The small Guttenberg Police Department has maintained the status quo for the last seven years, with one commanding officer in the rank of lieutenant, six sergeants, and 15 patrol officers.
"We have a fairly young department," Delle Donna said. "We never had to make a promotion within the ranks. We lost some police officers over the years, but we never promoted someone to sergeant."
When the town's top uniformed officer, Lt. Joseph Gryzbowski, decided to retire effective April, 2007, it left a vacancy for the lone lieutenant and commander of police patrol.
After an extensive interview process, where all six current Guttenberg police sergeants were carefully scrutinized, the council's police committee - consisting of Councilman Gerry Drascheff, Councilwoman Jennifer Credidio and Councilman Frank Criscione - recommended that long-time Sgt. Joel Magenheimer receive the promotion.
'I'm very proud of it'
The 57-year-old Magenheimer, a 20-year veteran of the Guttenberg police department, is a long-time resident of the town, having resided in Guttenberg for the last 32 years. He is the former owner of a popular delicatessen in town who decided to become a police officer later in life.
"It's been a much bigger difference than slicing bologna," Magenheimer laughed. "When I first joined the force, I never thought a day like this would happen. But I'm very proud of it."
Magenheimer was sworn into the acting lieutenant and police commander's role at the regularly scheduled Town Council meeting last Monday night. Gyrzbowski remains on the books until March and will receive his salary, vacation, and sick days prior to that date.
Magenheimer immediately assumes the position as the top uniformed officer.
Magenheimer, a married father of two daughters, said that he believed all six current sergeants had the qualifications to take over the police command. But he did have one characteristic that he felt carried him past the other prospective candidates.
"I still live in the town," Magenheimer said. "I think that was a little advantage."
In fact, it turned out to be the deciding factor, according to Della Donna and Drascheff.
"The committee interviewed all six candidates and we were looking for someone who lives in town," Delle Donna said. "The committee felt that Joel was the best fit and has the best interests at heart, because he lives here, he can be at any situation day and night right away. I think it's a good fit. I'm not saying he was the only candidate, but he was the best fit."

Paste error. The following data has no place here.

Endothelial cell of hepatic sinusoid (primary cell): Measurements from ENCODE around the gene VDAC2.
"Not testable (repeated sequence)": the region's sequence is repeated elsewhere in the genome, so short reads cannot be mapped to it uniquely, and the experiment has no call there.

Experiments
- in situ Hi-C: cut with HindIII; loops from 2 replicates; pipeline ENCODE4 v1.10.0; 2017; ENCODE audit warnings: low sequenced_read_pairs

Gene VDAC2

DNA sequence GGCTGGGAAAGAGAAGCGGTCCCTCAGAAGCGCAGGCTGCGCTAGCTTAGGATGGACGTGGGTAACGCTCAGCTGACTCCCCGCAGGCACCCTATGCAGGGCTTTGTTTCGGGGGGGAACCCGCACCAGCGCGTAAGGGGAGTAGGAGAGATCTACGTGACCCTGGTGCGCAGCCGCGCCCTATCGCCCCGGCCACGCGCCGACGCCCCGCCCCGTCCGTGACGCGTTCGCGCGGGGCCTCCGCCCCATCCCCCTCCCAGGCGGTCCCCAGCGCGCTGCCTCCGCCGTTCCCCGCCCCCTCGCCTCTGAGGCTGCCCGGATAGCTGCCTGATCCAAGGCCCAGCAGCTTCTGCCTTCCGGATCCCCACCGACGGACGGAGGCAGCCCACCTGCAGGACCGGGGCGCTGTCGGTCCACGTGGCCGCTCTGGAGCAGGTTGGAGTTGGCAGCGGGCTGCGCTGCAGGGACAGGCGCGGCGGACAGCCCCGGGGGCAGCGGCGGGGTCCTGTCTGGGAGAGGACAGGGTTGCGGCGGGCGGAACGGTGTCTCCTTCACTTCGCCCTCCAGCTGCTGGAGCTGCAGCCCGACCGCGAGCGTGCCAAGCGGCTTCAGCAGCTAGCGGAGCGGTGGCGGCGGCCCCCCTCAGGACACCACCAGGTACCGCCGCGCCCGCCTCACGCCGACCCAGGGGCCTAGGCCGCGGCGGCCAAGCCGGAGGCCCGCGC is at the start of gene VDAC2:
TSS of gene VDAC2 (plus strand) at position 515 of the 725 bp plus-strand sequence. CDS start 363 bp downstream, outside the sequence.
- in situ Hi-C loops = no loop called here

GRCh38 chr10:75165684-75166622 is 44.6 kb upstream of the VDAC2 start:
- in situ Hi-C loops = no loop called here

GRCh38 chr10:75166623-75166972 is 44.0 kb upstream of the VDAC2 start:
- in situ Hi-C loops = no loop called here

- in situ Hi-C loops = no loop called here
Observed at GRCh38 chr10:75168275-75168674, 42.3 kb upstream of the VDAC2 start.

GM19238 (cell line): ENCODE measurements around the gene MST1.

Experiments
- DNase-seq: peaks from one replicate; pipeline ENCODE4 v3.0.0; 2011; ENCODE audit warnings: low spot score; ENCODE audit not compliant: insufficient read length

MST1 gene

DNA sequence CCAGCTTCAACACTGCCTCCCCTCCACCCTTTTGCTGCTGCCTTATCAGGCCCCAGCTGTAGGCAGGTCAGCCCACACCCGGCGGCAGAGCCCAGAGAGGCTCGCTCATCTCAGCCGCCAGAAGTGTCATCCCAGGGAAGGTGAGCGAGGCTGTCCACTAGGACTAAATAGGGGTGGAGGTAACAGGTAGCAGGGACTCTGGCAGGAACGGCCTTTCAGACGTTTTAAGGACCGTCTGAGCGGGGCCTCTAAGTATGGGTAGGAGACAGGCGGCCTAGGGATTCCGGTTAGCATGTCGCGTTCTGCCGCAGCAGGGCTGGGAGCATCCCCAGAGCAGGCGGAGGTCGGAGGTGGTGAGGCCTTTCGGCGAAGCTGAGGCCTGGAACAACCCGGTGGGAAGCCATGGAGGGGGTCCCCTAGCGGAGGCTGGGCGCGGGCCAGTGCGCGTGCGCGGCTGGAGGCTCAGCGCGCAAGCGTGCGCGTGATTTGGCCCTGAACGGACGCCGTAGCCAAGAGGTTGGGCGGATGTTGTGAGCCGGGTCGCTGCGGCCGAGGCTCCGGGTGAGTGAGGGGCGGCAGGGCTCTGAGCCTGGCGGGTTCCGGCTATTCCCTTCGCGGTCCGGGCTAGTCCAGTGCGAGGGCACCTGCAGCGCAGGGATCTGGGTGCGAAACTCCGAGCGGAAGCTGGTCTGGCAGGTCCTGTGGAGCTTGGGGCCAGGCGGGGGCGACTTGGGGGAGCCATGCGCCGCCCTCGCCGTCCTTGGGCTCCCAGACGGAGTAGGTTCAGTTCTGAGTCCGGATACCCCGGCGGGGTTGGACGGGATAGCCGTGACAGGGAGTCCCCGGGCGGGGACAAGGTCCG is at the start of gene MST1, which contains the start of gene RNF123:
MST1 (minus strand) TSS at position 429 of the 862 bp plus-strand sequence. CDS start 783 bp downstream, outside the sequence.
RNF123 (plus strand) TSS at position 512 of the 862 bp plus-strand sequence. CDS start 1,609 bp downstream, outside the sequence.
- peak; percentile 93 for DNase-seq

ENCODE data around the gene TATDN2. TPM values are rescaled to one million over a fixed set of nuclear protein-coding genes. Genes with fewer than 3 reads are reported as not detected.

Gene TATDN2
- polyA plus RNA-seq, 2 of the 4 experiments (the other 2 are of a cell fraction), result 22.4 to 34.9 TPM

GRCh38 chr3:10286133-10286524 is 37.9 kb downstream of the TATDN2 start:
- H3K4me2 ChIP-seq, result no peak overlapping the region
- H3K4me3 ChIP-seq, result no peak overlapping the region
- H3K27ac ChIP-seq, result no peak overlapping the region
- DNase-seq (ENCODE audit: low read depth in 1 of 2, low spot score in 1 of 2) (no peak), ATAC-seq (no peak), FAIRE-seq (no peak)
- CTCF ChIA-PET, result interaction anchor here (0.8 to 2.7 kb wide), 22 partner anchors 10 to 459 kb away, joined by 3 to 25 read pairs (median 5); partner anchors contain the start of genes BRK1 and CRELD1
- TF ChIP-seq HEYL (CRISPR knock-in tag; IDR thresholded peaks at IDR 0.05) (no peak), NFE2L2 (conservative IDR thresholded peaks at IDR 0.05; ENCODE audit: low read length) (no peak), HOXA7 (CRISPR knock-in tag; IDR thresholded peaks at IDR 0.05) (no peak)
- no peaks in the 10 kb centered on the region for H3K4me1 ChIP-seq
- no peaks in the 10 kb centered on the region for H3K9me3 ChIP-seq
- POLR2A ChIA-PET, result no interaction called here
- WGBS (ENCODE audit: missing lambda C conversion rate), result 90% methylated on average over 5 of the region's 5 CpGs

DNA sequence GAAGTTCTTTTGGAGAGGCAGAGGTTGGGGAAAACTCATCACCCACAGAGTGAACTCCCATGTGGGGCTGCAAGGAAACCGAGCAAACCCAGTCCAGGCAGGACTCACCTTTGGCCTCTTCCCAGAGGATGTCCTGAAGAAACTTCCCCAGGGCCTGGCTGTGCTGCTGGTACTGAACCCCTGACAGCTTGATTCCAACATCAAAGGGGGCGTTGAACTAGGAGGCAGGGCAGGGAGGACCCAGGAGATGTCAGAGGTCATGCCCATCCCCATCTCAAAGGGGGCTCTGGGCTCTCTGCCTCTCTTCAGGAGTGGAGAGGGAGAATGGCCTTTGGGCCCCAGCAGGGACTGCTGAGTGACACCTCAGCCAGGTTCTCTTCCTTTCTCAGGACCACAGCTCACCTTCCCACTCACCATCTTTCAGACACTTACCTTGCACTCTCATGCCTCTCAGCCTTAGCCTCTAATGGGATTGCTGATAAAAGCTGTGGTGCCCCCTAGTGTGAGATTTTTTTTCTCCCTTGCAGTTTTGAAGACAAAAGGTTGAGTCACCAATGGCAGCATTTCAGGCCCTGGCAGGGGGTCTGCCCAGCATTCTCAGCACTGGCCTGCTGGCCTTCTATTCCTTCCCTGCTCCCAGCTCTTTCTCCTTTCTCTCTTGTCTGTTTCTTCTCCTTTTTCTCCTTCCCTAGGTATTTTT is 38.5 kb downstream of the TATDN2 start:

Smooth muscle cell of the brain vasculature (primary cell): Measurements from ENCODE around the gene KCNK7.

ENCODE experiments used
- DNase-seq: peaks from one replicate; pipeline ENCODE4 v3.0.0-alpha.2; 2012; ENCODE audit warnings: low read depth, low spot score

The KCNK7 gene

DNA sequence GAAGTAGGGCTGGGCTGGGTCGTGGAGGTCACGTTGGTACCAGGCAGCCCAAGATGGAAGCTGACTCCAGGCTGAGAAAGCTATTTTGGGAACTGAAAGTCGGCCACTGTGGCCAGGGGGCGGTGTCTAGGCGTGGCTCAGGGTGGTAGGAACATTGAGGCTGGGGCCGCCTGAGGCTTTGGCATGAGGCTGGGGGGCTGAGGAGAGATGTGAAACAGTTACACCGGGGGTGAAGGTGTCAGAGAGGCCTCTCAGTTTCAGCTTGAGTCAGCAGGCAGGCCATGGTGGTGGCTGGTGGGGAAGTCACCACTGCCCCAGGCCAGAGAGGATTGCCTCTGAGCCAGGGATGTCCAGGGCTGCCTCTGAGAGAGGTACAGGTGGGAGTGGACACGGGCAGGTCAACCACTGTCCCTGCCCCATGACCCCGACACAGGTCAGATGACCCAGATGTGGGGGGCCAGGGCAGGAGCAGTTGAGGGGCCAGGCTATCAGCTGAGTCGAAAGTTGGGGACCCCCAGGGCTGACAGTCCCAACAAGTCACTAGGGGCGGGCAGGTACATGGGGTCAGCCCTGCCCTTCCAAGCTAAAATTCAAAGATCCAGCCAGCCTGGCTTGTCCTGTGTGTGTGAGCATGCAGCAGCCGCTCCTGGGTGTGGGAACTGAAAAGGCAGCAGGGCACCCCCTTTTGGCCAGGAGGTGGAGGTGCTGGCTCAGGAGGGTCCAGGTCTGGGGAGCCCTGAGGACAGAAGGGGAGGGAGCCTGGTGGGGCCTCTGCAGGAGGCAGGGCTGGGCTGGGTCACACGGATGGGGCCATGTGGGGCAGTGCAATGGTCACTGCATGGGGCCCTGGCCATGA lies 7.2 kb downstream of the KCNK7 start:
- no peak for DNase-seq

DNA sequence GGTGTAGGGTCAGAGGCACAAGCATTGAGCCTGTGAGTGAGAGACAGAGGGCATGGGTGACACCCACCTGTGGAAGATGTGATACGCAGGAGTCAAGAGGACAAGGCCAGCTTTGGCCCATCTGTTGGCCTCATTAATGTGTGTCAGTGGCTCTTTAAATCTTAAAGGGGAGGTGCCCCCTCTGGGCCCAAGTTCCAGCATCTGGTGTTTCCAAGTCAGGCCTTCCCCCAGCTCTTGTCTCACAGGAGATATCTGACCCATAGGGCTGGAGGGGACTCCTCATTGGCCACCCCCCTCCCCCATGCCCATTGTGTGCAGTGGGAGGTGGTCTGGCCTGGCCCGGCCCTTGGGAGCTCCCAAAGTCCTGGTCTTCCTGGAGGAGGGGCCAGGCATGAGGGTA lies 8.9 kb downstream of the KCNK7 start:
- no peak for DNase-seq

"Joel's biggest strength was that he lived in town," Drascheff said. "We thought it was very important, especially with a small town and a small department. We had about a three-hour interview. He has a feel for the areas in the department that we felt needed improvement. Joel will correct the areas that need correcting. Taking everything into account, he's the right fit."
Time for change
Drascheff said that the position had become too administrative rather than focusing on police work.
"The position has been for commander of the police patrol and over the years, it has become too administrative," Drascheff said. "The police patrol wasn't the priority. We have to get it back to that. It's something we need right now."
While Magenheimer was promoted to acting lieutenant, it left an opening among the department's sergeants. Officer James Damore received the promotion to sergeant at Monday's meeting as well.
There is now one opening for a general patrol officer and Delle Donna said that the town hopes to hire a female Hispanic officer in the near future.
Magenheimer is looking forward to the challenge of taking over the Guttenberg police department.
"The quality of life is always a concern," Magenheimer said. "Weekends on Bergenline Avenue seem to be an issue every weekend. That's why I plan to work weekends, work around the clock. It's a job that can't be done 8-to-4. I'll respond to the job and to what's going on."
Magenheimer said that he has received positive feedback since receiving word of his promotion.
"When there's a changing of the guard, there's always a little apprehension," Magenheimer said. "Things change altogether and perhaps some for the better. But I want them to know that they can come to me with anything. Everything seems to be fine."
And if the police work fails, people in Guttenberg know that their new police leader can make a mean sandwich.